Everybody’s heard of “The Golden Rule:”
Treat others the way you want to be treated.
It is a concept that has existed forever, but I read somewhere that it was Jesus who turned it on this positive angle. Everybody else– Confucius, the Greek philosophers– couched it in opposite terms:
Don’t treat anyone the way you don’t want to be treated.
It was “the law of reciprocity” and contained a rude (underdeveloped) sort of empathy. Sort of like another admonition I read on a twitter profile:
Be gentle with others. Everyone is fighting a secret battle.
All of these build on the idea that we know our own needs and that there is a commonality to our race (we’re all human) that allows us to recognize (from our own experience) what others would value and/or fear.
The frustrating thing about conclusions is that they are fully dependent on the assumptions that lead to them.
Even the Golden Rule.
I have been told more than once that I’m not like most people, and Jay had that great line last week, “You are a square in a world of circles. You come at things from such a *completely* different angle nobody else sees.”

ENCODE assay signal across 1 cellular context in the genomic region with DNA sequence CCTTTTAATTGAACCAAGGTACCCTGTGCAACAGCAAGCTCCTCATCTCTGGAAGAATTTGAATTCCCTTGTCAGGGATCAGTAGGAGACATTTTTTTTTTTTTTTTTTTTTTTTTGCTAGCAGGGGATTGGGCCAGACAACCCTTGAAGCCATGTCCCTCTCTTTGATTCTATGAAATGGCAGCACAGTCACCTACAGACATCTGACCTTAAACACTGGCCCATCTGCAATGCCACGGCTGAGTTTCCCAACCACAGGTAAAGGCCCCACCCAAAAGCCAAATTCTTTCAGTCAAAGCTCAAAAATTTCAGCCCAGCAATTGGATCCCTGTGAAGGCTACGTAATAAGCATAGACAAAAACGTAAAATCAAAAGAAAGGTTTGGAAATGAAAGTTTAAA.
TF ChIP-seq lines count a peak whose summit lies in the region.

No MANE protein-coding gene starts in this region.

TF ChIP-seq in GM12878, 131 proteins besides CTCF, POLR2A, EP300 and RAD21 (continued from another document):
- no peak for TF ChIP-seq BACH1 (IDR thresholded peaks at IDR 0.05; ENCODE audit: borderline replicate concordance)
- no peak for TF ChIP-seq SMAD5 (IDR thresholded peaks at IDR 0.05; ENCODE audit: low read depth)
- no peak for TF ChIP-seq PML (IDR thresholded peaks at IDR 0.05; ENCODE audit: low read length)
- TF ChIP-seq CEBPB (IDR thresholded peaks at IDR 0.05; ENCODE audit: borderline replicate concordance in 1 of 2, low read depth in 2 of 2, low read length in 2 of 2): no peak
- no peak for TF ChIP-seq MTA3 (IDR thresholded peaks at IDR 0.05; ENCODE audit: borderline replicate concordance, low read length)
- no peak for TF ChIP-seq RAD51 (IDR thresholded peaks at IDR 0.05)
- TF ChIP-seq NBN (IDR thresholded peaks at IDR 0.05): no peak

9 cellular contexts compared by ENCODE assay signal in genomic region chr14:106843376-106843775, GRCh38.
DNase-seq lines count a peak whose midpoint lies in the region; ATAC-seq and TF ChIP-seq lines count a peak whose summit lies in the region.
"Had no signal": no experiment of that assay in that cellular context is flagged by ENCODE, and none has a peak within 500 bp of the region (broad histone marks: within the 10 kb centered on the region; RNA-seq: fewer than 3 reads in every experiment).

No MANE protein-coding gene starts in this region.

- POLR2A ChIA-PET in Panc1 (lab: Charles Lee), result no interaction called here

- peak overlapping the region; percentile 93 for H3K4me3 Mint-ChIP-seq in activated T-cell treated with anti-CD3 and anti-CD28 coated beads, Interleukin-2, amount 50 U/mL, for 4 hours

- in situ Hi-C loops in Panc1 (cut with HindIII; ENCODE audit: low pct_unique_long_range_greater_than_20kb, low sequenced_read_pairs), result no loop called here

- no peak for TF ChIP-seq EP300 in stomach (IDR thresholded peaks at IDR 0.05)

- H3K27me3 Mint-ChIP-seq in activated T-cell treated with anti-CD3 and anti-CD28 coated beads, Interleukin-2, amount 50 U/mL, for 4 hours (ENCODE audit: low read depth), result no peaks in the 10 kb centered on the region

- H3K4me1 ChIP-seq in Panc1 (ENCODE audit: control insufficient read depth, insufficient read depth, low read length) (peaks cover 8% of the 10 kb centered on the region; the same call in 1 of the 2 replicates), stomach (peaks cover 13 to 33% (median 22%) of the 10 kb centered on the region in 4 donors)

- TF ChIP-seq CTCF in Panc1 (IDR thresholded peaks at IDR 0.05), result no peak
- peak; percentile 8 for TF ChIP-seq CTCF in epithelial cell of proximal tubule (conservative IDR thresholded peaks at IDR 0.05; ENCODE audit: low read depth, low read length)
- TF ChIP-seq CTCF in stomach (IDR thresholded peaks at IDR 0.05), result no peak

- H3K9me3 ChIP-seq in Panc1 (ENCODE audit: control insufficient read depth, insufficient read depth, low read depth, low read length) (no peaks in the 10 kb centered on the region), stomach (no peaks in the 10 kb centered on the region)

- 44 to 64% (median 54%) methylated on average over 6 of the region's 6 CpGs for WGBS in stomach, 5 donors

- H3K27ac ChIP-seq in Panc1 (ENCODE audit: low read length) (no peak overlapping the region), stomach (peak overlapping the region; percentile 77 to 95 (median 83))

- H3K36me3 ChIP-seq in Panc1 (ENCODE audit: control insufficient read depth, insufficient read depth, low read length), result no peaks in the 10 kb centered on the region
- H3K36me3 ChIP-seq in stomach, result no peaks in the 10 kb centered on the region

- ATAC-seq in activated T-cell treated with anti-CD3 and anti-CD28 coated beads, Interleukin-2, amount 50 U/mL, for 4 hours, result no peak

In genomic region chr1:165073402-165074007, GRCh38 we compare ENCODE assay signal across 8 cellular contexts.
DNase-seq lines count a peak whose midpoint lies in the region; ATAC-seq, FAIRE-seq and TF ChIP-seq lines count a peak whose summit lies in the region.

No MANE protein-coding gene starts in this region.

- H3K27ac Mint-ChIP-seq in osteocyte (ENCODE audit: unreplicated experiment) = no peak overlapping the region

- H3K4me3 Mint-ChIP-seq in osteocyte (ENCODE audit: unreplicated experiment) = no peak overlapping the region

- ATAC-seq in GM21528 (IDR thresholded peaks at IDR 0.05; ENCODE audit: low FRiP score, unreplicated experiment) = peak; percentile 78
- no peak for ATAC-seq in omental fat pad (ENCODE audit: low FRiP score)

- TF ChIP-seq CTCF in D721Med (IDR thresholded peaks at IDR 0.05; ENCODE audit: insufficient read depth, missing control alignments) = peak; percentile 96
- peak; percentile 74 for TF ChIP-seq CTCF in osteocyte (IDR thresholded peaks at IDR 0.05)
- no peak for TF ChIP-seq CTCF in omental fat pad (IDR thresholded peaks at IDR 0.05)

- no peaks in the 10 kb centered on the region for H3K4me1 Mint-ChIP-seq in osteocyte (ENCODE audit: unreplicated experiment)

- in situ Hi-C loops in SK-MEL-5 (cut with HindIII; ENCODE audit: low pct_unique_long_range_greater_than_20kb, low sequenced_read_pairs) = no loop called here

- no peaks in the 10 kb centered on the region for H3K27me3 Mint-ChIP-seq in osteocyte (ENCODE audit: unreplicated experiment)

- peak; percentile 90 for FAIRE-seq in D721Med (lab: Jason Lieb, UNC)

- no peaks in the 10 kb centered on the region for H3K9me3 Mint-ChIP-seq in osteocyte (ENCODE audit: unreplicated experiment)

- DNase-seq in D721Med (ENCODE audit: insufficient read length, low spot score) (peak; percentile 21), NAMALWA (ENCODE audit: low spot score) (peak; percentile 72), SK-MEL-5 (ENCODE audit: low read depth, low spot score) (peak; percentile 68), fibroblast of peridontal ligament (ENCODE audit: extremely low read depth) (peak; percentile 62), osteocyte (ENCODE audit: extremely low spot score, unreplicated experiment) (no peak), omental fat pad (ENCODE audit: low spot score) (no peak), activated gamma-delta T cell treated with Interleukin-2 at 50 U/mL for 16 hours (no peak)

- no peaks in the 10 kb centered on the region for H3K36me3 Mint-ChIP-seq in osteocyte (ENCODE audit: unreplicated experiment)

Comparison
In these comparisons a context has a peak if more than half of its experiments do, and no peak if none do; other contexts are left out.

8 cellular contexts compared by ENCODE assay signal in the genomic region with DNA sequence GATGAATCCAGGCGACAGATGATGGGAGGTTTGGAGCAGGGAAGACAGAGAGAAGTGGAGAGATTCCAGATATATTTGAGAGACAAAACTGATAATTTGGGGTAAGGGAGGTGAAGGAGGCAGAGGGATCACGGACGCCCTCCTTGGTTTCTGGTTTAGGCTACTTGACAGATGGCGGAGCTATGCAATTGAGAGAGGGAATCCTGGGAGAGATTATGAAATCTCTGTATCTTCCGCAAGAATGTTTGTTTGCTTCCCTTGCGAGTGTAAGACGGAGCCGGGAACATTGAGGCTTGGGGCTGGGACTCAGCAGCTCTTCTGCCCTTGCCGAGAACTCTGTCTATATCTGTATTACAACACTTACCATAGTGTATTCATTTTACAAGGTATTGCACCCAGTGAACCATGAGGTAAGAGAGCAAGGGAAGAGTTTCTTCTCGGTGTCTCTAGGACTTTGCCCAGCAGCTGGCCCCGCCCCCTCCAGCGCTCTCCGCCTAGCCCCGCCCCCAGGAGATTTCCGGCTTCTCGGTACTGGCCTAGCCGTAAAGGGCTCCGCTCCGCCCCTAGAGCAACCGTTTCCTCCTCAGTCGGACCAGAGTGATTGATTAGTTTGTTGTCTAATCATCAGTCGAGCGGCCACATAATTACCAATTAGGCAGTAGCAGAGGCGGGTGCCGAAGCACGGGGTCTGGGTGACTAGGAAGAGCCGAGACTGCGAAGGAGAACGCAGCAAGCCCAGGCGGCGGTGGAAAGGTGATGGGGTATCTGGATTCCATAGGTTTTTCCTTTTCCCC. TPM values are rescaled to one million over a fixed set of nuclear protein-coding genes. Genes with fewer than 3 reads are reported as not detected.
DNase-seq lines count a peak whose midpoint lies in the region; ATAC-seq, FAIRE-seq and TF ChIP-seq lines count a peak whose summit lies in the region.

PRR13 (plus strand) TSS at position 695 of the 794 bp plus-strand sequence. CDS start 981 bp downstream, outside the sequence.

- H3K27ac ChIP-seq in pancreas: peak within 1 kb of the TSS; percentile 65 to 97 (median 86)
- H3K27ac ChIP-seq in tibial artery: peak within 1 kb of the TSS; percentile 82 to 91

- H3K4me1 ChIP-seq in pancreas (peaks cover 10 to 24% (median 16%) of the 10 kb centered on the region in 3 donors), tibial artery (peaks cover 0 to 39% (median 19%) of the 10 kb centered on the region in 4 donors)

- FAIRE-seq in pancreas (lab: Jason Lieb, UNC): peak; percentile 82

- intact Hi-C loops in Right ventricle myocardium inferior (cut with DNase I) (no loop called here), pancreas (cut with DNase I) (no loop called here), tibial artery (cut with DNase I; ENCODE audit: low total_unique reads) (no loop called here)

The man wasn’t being critical or complementary. I think bewildered is the best word. It’s nice not to be the only confused one. And nice to be accepted, even “off center.”
So when I assume that others are like me, that they value and desire the same things– I can get in trouble.
For one thing, other people “golden-ruling” me really are trying hard, and I shouldn’t get offended when it doesn’t fit, and what I give other people (because it’s what I would have wanted) can land completely wrong.
So I think the level-to-aspire-to is The Platinum Rule:
Treat others the way they want to be treated.
By necessity this requires knowing the other person well enough to make a reasonable guess, but it also requires the presence of mind to apply what you know.
Many people I know (and I include myself in this category) are just plain-nice people. They’re not in the habit of doing unkind things, and I can’t think of situations where they would be deliberately hurtful to anyone.
But some of these people have hurt me.
And I have hurt some of them.
Here’s one specific example, going both ways– it relates (as I see it) to the way we process information differently. Continue reading